Screengem: The Hidden Note in A Ghost Story (David Lowery, 2017)

(Warning: This article contains plot spoilers)

We’re all going to die, and one day long into the future, every trace and memory of our existence will be lost forever.

This inevitable (and rather depressing) truth is one of the key themes at the heart of David Lowery’s film, which follows a recently deceased man – simply called ‘C’ – as he comes to terms with the loss of his own existence in the life, loving relationship and home he once inhabited.

Shrouded in the sheet that covered his dead body in the morgue, C silently drifts through his old house while the relentless passage of time gradually cuts deep furrows of sadness into his sheet’s lifeless black eyes. He watches as his wife grieves, is consoled and eventually moves out of the house, taking with her all of the possessions that carried with them memories and traces of their life together.

Two things remain, however: the upright piano that came with the house when they bought it and a hidden note that ‘M’, our ghost’s wife, had tucked into a door frame and painted over before moving out.

At the start of the film, M tells C that hiding small notes was a way to remember things and to leave a piece of herself in places that she may return to later in life.

C laughs away what to him seems to be a silly, childish act, especially when he learns that M has never once revisited the places where these notes are kept.

The note that hides in the doorframe – which neither us nor our ghost know the contents of – becomes an obsession for C, as he meekly scratches at it for what could be ten years or fifty, as new tenants move in and out and the house slowly decays around him.

M’s hidden note brings to mind the written prayers left in cracks by visitors to the Western Wall in Jerusalem or the ‘love locks’ attached to various bridges around the world – both physical and very personal testaments that are meant to stay where they are left, while those that leave them move through life. They are physical markers unlike the traces left by our social media ‘feed’, which are as tangible as vapour trails or a single breath in the cold night air.

Whatever is written in M’s note is – for her – worth remembering and returning to some day. C’s desperation to find out what it says echoes our own desire to know the answer. We share in his torment of an immortal purgatory, slowly watching the life he knew slip away as an unfamiliar world is built around him.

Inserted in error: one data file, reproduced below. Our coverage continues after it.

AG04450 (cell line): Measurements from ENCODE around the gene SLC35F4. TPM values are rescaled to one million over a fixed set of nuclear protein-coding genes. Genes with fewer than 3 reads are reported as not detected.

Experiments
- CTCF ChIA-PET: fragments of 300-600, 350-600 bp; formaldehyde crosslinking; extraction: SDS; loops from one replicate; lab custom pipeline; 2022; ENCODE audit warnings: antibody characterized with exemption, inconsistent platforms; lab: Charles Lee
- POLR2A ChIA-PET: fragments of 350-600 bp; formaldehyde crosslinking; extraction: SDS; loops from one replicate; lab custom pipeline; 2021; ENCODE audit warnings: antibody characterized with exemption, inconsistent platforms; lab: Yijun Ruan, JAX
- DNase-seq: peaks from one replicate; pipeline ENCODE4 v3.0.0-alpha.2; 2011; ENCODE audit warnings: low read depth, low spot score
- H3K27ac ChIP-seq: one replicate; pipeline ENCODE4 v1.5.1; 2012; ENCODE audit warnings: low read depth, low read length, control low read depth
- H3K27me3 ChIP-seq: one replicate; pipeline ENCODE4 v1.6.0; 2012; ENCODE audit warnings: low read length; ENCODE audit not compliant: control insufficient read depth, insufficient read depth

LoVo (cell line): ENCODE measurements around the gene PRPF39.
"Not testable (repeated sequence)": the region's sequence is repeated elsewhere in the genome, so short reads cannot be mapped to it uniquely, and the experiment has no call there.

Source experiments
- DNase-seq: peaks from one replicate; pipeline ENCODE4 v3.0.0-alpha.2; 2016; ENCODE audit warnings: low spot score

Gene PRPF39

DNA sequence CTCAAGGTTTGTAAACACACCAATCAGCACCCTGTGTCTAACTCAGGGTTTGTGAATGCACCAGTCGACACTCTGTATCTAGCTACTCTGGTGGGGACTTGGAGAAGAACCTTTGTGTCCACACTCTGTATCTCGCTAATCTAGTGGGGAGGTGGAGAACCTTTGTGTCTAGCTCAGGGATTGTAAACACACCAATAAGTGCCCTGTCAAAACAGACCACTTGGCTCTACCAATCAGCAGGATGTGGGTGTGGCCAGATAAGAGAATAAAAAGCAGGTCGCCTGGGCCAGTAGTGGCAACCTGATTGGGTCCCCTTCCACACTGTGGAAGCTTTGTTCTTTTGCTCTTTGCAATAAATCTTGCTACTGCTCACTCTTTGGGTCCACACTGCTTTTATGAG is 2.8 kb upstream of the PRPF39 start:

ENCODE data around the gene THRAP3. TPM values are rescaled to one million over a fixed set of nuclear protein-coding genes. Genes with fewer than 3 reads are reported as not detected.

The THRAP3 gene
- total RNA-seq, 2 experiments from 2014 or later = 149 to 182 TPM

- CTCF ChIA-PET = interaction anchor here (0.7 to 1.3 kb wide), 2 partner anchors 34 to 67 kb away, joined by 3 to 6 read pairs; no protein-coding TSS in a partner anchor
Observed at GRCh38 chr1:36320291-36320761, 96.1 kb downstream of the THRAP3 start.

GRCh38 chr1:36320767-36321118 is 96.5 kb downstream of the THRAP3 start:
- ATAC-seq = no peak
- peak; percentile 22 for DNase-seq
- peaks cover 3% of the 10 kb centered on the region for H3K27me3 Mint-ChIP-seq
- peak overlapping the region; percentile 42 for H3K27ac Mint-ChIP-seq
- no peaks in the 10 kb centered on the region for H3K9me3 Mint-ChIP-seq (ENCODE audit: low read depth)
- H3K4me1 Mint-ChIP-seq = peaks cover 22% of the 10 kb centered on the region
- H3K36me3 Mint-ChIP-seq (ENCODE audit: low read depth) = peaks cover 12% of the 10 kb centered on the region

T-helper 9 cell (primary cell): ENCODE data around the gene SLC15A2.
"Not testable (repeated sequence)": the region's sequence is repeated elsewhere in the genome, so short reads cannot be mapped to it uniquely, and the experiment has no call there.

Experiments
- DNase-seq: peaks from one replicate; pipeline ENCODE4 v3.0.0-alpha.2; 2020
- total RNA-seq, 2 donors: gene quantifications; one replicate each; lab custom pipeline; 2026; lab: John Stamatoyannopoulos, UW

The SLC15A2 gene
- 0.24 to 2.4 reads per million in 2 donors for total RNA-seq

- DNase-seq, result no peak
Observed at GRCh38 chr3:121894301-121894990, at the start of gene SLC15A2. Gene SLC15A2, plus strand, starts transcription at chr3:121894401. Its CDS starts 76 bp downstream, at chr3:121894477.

In one scene, we see another ghost appear at the next door’s window, who also seems lost in this world of shadows. When she says she is waiting for someone, C asks her “who?”, to which she responds, “I can’t remember”. Later, as bulldozers raise both houses to the ground, next door’s ghost simply utters the words “I guess they’re not coming back” before the sheet falls lifelessly to the ground.

M’s note is therefore an anchor in time and C’s connection not just to the past but to the love they shared. Earlier in the film, before he becomes a ghost, we notice that C is a poor listener, selfishly wrapped up in his own thoughts at the expense of M’s feelings. M is ready to move out of the house but C isn’t – he likes the house because it has history. M wants to move out because – yes, you guessed it – the house is haunted. Although the film uses a now-familiar time-twist narrative that, when examined in any real depth, becomes pretty tenuous, the use of it is here is wholly justifiable and highly effective. An endless loop of melancholia can only be broken by C’s realisation that he must move on both physically and spiritually.

A Ghost Story is a poetic elegy about letting go of a physical place and realising that C’s love for M is the only thing that will free him from a tormented earthbound existence. Perhaps the note is teaching us about the importance of listening more intently, to be more present and ‘in the moment’ with our loved ones. Either way it’s a lesson to him, and a reminder to us, that while our bodies may return to the dust and the memory of our existence may fade from memory, it’s love’s power to transcend time that will be our lasting legacy.

About the author

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, Gabriel's earliest cinematic memory was believing a man could fly in Richard Donner's original (and best) Superman. Following numerous failed attempts at pursuing a career as a caped crusader (mild vertigo didn't help), he subsequently settled down into the far safer – but infinitely less exciting – world of editorial design. A brief stint at the Independent newspaper in London sharpened his skills but cemented his desire to escape the big smoke forever, choosing to settle in the west country. He set up the arts and culture magazine 'Decode' in 2003 and currently edits and art directs the Big Picture magazine. When asked by mates what his favourite film is he replies The Big Lebowski while when in the presence of film afficianados he goes all poncy and says Fellini's 8 1/2.

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